Wednesday, November 26, 2008

Tall Bookcase Plans

When you're home celebrating Thanksgiving tomorrow, look around your house. If there's one thing we can all usually agree on, it's that we can use more storage - as long as we don't have to sacrifice a lot of floor space to get it. That's what makes this tower bookcase so useful. It takes up less than two square feet of floor space - yet gives you six deep shelves for books and collectibles.
You can download the bookcase plans for free - they're the sample plans offered to people considering joining So while you're downloading the plans, be sure to check out PlansNOW's new membership offers. That makes everything kosher (which is also nice on Thanksgiving). Have a terrific holiday!

Friday, November 21, 2008

Three for Three Forums member QSAWN says he's "finally finished" building three cribs for his three new sons.

Well, it took me about a month to complete 90% before the boys were born and 8 months to complete the last 10% after they were born.
Well deserved congratulations on both counts and more comments in the Woodworking Forum. BTW: Plans for the crib are available in print or as a download at

Wednesday, November 19, 2008

Crosscutting Bowed Boards

When it comes to crosscutting a board to length, I really appreciate my sliding compound miter saw. But cutting a bowed board always made me a bit nervous, at least until recently.
That's because a bowed board often rocks back and forth on the saw table, so it's hard to make a controlled cut. Worse yet, the workpiece can pinch against the sides of the blade as you make a cut, causing a dangerous kickback. Fortunately, there's a simple trick that will help reduce the chance of this happening.
Start by placing the board on the saw table so the bow faces up (Detail a). Then make a couple of shallow passes (about a 1/4" deep), overlapping them to form one wide kerf. Now make a full-depth cut all the way through the board (Detail b).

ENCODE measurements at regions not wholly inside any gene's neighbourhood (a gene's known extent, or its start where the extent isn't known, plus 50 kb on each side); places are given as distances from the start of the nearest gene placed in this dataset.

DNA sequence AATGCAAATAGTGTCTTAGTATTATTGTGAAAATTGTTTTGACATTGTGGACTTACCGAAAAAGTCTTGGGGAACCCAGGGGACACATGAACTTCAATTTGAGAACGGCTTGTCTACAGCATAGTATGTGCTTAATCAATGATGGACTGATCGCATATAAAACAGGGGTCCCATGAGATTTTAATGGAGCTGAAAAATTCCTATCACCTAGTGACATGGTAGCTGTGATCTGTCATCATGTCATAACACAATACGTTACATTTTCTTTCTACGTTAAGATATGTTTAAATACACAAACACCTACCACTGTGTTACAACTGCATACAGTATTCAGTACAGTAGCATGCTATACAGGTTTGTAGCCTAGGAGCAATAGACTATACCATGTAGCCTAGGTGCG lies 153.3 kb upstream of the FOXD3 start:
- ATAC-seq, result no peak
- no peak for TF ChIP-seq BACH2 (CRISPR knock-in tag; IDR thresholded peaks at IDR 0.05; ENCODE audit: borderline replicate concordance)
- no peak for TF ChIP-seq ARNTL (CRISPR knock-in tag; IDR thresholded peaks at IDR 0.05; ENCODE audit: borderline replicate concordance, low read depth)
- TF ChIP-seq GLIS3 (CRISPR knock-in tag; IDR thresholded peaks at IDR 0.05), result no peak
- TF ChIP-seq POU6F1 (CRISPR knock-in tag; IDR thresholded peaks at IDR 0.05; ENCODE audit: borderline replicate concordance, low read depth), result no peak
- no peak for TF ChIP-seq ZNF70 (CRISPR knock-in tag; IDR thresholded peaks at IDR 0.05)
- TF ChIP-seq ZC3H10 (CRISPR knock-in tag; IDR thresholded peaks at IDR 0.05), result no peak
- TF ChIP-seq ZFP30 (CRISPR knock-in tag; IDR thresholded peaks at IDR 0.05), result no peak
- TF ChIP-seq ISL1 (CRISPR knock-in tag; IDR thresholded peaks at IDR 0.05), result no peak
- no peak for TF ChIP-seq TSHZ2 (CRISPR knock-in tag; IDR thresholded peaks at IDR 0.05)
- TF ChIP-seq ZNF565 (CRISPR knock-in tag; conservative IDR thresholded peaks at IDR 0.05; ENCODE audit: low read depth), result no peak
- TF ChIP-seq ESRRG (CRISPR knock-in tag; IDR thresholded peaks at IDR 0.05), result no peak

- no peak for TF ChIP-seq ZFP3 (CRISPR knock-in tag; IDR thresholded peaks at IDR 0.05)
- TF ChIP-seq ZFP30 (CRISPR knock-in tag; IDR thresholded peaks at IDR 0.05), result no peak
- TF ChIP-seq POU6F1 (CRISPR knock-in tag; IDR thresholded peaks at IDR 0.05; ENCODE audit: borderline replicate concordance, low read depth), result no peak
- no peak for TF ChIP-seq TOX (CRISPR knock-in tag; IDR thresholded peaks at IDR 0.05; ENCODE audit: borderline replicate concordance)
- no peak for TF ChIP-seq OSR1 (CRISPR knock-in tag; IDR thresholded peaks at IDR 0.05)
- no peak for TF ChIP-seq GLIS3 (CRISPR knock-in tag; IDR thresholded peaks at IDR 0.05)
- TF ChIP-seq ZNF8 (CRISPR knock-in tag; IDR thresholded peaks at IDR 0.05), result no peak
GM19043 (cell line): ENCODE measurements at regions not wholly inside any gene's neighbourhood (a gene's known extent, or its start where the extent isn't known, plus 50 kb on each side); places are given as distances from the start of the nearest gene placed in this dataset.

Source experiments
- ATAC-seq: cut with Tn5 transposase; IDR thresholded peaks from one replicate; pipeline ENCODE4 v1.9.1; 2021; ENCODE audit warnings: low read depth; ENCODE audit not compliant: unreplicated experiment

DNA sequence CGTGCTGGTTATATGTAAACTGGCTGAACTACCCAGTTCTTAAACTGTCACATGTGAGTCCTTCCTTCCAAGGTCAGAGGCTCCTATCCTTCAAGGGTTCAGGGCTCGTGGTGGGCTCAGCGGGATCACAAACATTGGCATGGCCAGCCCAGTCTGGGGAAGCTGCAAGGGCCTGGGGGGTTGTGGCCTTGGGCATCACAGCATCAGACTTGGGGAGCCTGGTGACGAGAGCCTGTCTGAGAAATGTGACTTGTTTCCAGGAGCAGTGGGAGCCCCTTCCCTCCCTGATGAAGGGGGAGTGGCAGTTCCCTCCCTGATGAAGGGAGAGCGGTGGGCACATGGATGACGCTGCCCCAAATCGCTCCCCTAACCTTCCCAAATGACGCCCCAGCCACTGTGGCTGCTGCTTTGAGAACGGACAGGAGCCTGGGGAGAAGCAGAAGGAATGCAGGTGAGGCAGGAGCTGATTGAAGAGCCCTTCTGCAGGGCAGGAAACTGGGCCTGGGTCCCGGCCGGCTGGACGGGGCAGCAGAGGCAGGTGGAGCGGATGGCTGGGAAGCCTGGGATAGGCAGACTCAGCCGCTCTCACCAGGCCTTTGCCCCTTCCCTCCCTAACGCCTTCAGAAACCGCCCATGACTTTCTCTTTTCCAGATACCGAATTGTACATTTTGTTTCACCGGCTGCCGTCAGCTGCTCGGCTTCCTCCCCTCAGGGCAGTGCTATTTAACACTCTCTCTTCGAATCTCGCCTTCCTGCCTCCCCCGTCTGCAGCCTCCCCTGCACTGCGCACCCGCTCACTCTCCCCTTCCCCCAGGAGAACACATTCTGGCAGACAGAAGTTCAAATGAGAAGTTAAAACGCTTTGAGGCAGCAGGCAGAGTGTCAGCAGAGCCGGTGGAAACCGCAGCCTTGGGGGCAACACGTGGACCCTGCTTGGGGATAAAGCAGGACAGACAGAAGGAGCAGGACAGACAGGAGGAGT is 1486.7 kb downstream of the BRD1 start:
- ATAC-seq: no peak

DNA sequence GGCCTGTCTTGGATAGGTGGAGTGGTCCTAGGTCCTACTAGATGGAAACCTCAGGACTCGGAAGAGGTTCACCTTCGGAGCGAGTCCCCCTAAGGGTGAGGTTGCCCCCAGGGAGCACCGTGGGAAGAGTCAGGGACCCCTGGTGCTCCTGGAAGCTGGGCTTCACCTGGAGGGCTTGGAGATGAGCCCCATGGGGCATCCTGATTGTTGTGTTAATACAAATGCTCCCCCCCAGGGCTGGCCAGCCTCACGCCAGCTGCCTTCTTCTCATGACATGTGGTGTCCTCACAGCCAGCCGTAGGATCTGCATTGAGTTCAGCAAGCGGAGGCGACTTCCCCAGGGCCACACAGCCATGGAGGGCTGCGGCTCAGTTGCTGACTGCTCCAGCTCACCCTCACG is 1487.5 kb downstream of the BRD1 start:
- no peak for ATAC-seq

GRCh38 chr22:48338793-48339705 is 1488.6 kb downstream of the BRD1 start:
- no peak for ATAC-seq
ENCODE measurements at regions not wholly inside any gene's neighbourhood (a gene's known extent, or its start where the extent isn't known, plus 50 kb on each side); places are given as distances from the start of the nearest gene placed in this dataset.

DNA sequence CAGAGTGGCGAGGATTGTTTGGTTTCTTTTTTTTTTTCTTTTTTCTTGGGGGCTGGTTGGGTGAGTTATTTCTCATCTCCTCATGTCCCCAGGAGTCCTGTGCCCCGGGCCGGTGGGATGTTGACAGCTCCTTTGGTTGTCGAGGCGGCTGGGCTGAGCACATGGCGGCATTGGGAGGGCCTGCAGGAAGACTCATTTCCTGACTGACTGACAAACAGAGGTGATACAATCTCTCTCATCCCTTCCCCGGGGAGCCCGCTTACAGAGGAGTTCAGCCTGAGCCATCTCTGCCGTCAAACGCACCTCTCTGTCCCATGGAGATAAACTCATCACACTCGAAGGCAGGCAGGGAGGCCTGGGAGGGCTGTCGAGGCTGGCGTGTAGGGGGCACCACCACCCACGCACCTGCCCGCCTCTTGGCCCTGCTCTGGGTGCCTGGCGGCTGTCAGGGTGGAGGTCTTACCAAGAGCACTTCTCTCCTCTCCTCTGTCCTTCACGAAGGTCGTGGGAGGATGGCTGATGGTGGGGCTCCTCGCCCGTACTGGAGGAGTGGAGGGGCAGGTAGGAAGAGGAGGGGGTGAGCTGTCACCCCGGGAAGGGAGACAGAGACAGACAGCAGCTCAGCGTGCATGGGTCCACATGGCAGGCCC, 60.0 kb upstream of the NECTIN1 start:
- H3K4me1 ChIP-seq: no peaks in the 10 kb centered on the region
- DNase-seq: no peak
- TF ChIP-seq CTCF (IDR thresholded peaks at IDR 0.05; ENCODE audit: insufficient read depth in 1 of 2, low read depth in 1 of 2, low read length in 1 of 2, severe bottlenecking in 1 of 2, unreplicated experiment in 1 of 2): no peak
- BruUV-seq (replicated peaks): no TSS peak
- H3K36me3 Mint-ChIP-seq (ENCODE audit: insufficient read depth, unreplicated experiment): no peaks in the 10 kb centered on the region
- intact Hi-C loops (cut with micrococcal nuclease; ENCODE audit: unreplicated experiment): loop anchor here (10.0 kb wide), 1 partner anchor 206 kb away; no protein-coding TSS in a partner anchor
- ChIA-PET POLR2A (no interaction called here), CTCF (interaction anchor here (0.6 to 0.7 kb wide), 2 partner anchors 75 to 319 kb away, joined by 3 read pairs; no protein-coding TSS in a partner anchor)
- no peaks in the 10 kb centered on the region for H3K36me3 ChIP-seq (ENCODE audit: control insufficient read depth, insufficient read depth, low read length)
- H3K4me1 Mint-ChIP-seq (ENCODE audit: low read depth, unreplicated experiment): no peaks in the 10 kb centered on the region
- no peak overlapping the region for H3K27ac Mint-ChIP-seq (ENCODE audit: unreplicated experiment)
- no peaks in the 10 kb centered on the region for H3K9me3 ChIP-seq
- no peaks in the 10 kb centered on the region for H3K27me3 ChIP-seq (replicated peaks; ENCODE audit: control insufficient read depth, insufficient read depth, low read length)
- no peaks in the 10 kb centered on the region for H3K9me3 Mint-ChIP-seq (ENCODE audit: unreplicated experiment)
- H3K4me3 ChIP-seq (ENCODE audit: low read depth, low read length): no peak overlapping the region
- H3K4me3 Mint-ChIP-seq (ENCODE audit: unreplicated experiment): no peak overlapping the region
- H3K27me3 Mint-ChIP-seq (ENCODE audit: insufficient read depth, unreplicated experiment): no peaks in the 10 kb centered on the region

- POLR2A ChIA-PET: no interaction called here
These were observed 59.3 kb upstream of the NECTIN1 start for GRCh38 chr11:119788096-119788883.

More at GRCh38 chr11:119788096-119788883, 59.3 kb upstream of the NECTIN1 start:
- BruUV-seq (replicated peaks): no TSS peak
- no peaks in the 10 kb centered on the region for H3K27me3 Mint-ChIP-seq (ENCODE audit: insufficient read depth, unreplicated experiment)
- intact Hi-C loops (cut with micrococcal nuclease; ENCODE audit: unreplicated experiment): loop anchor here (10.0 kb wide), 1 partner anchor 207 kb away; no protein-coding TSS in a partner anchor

As the saw blade cuts completely through, the board will "settle" a bit so it sits flat on the saw table. But it won't pinch the sides of the blade. The wide kerf provides the extra clearance that's needed to prevent the blade from binding. The end result is a safe, controlled cut.
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For a Very Special Girl

Here's the end view of a hope chest that Joe Grout recently built and posted in the woodworking forum at

Solid red oak, finish is water white lacquer nothing else. I did not snap a pic but the bottom is aromatic cedar.
More photos and talk about how it was built.

Wednesday, November 12, 2008

At last: Wood and PCs Work Together

As I have mentioned here before, there have been several attempts to house high tech objects in natural materials (wood). Most of them, IMHO, aren't successful as wooden objects or high tech cases. Until now.
Check out these beautiful PC's wooden cases from Japanese designer Ryou Ikurin. It's a traditional art form, covering wood enclosures with Japanese lacquer, called Urushi.
There's more at Boing Boing Gadgets.

Monday, November 10, 2008

New Media Center in Woodsmith

Woodsmith has published several TV cabinet projects over the years. They’re handsome, sturdy, and… largely obsolete. The new flat screen TV’s don’t fit in the old cabinets. So this time, the designers created a Media Center that won’t go out of style or become obsolete.

The Center begins with a base cabinet that can accommodate a 42″ television and all the boxes and cables that go with it. This can be a stand alone unit. Or as space, time, and needs allow, you can add the side cabinets and the bridge over the TV. The cases are plywood with hardwood edging. The doors are frame and panel.